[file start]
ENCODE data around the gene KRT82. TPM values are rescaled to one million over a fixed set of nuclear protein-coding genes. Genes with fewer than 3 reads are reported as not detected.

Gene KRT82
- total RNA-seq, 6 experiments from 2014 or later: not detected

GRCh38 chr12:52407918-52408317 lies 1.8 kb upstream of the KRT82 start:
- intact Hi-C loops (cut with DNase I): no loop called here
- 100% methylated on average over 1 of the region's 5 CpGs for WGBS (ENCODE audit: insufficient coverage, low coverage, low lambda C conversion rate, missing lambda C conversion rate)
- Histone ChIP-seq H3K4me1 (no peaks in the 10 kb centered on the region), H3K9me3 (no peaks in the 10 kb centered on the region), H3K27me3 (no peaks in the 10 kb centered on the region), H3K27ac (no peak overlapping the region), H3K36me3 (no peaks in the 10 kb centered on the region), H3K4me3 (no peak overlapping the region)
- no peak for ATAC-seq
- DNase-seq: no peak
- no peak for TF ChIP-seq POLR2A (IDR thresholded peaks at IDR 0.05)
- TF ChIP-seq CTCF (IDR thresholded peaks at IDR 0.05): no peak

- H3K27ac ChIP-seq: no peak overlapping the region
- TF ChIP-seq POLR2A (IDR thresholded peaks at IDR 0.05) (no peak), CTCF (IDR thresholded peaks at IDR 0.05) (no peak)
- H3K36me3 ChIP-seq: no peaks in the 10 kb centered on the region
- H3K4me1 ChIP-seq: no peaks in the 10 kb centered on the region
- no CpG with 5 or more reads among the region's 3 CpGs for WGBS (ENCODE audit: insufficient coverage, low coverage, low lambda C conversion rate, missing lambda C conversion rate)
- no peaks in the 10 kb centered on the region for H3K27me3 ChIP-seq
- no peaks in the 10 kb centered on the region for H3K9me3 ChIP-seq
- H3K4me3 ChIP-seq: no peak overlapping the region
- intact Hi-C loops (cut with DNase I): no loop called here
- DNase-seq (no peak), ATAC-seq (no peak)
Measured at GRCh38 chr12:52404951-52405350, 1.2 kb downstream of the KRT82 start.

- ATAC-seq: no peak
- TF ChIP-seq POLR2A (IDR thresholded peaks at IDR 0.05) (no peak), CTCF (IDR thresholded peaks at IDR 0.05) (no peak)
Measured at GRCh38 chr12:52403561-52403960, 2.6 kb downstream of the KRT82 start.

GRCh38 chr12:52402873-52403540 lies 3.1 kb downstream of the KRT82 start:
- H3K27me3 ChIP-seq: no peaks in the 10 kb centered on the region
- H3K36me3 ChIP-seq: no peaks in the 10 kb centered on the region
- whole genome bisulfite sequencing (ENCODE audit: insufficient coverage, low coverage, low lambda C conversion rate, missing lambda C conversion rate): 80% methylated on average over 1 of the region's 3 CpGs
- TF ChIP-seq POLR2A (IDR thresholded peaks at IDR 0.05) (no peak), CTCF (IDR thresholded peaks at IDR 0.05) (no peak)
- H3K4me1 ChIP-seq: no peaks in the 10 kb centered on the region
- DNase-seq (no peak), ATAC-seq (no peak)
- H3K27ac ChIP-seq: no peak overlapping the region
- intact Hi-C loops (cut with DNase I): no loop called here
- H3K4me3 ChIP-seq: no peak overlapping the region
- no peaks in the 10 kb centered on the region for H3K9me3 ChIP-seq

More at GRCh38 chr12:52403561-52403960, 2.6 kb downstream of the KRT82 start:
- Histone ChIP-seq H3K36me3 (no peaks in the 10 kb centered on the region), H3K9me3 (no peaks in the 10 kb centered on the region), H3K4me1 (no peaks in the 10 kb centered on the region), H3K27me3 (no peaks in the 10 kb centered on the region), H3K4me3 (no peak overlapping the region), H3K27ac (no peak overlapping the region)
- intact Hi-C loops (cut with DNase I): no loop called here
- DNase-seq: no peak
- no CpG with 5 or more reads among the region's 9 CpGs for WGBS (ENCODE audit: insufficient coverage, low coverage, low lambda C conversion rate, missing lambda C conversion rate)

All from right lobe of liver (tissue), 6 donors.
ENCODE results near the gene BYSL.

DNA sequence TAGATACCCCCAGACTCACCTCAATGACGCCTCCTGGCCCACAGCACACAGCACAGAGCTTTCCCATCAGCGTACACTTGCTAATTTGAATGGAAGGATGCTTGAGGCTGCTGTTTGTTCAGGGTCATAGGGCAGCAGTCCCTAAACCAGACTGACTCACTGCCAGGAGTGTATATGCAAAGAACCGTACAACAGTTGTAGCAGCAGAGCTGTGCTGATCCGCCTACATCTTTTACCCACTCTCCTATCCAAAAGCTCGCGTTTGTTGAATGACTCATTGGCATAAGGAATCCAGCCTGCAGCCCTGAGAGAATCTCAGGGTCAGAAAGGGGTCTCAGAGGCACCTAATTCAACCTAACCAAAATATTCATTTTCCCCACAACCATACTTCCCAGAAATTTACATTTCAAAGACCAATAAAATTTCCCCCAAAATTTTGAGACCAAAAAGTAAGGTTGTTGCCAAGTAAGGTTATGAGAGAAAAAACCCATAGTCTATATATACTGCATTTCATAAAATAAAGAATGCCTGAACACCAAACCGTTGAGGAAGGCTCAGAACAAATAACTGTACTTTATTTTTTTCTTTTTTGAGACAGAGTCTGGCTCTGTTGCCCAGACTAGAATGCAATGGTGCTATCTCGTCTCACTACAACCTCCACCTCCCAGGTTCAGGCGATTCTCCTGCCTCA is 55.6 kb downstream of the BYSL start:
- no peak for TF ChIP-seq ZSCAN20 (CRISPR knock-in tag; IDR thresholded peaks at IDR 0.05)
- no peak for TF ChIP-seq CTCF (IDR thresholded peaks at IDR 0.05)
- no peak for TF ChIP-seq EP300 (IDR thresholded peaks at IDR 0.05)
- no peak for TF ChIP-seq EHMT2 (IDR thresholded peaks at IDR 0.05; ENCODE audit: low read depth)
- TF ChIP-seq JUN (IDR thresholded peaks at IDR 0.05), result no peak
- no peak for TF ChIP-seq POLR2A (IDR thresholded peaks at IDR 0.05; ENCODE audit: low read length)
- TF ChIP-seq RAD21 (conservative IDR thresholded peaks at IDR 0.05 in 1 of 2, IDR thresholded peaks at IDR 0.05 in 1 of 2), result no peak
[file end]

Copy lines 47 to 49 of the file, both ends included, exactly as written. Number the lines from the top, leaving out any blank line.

- no peak for TF ChIP-seq EP300 (IDR thresholded peaks at IDR 0.05)
- no peak for TF ChIP-seq EHMT2 (IDR thresholded peaks at IDR 0.05; ENCODE audit: low read depth)
- TF ChIP-seq JUN (IDR thresholded peaks at IDR 0.05), result no peak